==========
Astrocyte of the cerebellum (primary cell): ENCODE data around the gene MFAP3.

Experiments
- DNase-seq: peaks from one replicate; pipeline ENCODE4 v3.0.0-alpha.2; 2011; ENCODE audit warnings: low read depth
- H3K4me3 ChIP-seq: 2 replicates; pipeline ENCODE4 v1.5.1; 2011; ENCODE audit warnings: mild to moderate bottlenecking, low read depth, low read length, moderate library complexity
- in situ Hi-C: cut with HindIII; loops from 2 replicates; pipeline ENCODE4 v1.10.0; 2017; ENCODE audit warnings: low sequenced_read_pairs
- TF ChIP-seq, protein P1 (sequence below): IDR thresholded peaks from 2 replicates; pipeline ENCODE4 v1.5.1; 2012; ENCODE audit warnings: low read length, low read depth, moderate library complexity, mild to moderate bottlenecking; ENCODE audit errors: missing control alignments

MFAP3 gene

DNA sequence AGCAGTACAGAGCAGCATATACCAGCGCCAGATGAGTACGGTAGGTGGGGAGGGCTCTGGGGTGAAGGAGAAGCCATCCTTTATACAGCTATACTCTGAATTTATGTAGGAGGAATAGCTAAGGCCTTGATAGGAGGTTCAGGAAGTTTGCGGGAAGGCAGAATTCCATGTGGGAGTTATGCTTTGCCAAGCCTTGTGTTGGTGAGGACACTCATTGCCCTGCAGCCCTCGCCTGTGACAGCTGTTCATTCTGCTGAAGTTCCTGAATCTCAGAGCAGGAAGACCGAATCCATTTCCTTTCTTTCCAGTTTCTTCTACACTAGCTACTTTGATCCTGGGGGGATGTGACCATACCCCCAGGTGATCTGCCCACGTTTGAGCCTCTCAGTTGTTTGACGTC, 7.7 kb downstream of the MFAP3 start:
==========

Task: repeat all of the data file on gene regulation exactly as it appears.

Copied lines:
Astrocyte of the cerebellum (primary cell): ENCODE data around the gene MFAP3.

Experiments
- DNase-seq: peaks from one replicate; pipeline ENCODE4 v3.0.0-alpha.2; 2011; ENCODE audit warnings: low read depth
- H3K4me3 ChIP-seq: 2 replicates; pipeline ENCODE4 v1.5.1; 2011; ENCODE audit warnings: mild to moderate bottlenecking, low read depth, low read length, moderate library complexity
- in situ Hi-C: cut with HindIII; loops from 2 replicates; pipeline ENCODE4 v1.10.0; 2017; ENCODE audit warnings: low sequenced_read_pairs
- TF ChIP-seq, protein P1 (sequence below): IDR thresholded peaks from 2 replicates; pipeline ENCODE4 v1.5.1; 2012; ENCODE audit warnings: low read length, low read depth, moderate library complexity, mild to moderate bottlenecking; ENCODE audit errors: missing control alignments

MFAP3 gene

DNA sequence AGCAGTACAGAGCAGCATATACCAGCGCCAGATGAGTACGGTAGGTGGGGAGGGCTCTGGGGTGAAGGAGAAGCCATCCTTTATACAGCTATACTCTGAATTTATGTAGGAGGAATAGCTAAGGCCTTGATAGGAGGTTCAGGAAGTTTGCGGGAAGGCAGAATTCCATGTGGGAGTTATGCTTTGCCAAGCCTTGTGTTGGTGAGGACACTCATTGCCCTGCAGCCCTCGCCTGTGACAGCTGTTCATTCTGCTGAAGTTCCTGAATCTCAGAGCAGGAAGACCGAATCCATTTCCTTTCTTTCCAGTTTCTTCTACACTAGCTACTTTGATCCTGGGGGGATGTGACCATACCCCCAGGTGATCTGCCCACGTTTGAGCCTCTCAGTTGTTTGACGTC, 7.7 kb downstream of the MFAP3 start: